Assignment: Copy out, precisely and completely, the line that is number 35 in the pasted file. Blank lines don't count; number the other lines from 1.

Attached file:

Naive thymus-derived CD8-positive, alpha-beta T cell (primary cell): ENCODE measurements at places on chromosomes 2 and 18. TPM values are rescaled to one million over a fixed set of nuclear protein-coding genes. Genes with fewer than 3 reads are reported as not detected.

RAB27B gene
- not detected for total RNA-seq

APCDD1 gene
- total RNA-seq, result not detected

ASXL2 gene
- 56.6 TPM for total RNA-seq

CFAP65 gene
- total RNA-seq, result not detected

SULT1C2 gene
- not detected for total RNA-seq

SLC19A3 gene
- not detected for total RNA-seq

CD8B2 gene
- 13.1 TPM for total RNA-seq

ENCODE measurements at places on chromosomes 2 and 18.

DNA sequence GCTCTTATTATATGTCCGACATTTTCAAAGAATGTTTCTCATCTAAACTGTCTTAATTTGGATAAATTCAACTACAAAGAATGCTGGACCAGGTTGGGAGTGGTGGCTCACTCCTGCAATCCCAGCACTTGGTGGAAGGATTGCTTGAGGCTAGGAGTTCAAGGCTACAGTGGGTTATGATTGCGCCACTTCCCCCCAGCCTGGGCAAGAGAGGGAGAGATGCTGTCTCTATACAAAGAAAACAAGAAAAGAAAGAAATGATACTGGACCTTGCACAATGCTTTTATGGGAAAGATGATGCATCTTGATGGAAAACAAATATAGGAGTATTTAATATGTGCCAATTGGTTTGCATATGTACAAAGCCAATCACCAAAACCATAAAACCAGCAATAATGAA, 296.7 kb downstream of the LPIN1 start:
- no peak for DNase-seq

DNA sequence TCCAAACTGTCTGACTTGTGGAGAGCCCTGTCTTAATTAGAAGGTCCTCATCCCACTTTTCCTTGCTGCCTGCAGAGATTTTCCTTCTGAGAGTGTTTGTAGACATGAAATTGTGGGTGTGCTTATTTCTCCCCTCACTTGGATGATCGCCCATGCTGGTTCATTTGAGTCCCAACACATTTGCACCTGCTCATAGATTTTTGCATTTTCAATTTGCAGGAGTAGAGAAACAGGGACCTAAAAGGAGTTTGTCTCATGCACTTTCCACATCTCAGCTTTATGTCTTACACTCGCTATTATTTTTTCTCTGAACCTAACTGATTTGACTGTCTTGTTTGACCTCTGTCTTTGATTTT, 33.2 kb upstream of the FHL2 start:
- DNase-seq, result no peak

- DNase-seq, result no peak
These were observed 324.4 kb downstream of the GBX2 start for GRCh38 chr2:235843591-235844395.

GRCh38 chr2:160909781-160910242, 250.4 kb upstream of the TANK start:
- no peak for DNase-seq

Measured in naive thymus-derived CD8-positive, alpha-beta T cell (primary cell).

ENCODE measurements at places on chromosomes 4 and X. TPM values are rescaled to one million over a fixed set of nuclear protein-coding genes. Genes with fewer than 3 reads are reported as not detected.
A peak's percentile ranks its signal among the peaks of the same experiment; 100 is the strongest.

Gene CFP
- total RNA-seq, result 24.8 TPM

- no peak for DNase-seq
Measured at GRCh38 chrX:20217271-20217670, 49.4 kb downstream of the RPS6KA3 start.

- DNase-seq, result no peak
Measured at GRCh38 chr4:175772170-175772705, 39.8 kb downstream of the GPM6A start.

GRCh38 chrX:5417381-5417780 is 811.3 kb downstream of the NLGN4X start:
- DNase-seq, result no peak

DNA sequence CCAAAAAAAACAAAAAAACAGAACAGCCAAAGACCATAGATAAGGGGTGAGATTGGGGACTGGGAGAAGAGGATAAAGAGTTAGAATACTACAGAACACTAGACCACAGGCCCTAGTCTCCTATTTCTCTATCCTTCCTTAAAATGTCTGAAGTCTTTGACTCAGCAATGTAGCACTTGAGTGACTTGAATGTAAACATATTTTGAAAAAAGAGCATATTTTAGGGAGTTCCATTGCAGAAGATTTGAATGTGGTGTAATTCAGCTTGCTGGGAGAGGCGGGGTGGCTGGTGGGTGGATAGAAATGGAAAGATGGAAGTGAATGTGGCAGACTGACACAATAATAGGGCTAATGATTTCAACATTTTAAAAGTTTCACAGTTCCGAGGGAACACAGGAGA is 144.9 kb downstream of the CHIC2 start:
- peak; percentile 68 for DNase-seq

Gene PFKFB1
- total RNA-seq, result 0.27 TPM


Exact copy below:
- DNase-seq, result no peak